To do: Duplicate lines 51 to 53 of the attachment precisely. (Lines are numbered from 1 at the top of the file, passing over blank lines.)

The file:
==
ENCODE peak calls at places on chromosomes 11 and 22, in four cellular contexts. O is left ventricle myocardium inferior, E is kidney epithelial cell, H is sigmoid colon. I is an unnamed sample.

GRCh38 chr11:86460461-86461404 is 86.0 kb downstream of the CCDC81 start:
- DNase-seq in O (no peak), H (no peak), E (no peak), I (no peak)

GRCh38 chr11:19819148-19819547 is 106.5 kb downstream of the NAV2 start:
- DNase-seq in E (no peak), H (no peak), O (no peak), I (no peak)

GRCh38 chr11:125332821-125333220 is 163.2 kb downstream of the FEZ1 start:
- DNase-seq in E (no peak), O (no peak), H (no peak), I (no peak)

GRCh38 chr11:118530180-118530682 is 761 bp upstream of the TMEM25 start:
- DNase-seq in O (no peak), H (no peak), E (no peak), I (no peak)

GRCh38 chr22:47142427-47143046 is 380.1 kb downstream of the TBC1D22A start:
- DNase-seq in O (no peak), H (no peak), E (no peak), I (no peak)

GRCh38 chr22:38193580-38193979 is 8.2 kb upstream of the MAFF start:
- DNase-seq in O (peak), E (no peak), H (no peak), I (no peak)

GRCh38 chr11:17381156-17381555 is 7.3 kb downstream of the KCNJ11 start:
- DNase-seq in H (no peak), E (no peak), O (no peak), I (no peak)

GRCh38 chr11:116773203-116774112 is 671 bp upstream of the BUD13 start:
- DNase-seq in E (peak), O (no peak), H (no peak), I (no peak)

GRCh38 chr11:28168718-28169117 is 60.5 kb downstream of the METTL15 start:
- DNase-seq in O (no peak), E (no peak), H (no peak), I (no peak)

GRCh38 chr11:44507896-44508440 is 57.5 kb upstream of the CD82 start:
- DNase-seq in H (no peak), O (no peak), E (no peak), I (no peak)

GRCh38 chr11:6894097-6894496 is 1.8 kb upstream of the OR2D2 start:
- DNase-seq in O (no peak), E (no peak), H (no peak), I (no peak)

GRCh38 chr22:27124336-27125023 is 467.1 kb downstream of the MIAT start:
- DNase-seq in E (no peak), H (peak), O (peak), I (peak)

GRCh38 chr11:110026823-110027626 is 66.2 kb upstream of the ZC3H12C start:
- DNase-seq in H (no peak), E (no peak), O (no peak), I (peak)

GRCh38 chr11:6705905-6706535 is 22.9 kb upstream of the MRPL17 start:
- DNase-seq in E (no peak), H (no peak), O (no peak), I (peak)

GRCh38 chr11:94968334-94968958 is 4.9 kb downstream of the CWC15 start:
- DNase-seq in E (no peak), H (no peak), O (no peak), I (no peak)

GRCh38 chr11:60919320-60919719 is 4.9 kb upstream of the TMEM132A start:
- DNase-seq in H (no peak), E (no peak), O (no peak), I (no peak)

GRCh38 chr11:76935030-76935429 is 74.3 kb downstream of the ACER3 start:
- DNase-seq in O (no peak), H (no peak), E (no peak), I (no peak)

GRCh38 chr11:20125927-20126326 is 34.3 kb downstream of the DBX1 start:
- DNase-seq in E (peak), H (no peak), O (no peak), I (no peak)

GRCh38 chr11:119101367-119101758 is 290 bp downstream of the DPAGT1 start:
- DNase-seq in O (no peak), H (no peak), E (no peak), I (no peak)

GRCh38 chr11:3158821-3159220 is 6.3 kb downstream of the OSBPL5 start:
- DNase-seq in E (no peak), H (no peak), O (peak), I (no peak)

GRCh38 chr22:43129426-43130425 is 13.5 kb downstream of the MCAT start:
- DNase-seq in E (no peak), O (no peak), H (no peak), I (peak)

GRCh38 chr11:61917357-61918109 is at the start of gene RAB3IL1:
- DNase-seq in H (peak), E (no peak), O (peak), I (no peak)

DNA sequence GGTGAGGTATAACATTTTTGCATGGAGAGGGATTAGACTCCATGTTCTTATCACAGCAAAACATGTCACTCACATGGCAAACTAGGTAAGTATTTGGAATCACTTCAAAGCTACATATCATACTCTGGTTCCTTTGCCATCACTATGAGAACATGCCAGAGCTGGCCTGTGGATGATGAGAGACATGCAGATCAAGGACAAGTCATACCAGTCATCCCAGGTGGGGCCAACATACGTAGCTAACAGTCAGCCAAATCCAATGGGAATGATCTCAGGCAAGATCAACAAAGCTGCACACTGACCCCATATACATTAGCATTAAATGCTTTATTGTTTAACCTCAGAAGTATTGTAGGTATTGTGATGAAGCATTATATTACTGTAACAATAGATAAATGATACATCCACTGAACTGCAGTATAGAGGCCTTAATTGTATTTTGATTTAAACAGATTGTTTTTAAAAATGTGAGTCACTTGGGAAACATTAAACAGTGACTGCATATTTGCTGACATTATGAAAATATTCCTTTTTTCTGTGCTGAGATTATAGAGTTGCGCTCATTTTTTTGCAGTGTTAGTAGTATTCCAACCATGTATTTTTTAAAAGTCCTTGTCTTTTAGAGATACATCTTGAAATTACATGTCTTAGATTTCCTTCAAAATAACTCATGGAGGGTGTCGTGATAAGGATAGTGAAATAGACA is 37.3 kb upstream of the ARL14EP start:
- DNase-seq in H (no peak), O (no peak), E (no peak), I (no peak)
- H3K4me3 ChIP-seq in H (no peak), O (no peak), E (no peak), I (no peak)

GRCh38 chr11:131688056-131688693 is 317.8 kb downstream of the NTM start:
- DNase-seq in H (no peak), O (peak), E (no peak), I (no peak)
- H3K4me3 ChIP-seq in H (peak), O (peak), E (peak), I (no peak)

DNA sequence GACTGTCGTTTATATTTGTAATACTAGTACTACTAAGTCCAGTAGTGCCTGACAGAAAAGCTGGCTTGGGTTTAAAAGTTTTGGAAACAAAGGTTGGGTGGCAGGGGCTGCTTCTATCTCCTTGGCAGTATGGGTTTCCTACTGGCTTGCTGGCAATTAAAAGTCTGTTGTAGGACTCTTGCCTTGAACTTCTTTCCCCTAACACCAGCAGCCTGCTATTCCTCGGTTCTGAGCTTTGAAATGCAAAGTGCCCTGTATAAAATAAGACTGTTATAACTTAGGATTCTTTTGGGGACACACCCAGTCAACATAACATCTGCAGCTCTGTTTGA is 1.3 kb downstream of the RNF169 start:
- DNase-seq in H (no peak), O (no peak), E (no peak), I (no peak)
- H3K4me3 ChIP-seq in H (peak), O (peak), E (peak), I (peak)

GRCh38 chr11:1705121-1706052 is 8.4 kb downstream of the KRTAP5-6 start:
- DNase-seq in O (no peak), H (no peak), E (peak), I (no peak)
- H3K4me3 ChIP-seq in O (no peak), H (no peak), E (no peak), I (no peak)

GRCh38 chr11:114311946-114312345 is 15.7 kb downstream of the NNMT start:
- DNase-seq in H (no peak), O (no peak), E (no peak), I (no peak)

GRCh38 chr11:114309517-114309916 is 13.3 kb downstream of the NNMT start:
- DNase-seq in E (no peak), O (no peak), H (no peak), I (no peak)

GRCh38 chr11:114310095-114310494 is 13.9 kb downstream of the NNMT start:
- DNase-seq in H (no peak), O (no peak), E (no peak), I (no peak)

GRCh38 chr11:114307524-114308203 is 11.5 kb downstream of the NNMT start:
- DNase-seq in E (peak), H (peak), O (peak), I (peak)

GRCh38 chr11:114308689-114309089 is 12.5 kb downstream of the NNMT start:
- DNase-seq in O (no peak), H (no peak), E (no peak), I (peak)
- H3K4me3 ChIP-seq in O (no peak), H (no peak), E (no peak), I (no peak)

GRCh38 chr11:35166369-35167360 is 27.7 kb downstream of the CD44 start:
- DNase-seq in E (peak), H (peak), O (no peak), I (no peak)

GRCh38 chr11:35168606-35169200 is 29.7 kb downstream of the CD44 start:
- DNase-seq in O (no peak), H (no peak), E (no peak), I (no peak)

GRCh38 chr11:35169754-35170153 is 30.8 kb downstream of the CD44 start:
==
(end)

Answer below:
- H3K4me3 ChIP-seq in H (peak), O (peak), E (peak), I (no peak)

DNA sequence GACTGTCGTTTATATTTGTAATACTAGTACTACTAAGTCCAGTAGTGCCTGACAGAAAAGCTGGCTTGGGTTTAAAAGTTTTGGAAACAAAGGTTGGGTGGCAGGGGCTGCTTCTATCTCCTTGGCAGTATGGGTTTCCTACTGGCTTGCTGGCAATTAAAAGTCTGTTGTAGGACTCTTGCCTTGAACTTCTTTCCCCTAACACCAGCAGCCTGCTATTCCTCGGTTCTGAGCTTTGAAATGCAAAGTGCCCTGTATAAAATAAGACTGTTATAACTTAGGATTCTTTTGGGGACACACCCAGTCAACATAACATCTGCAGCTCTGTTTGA is 1.3 kb downstream of the RNF169 start:
- DNase-seq in H (no peak), O (no peak), E (no peak), I (no peak)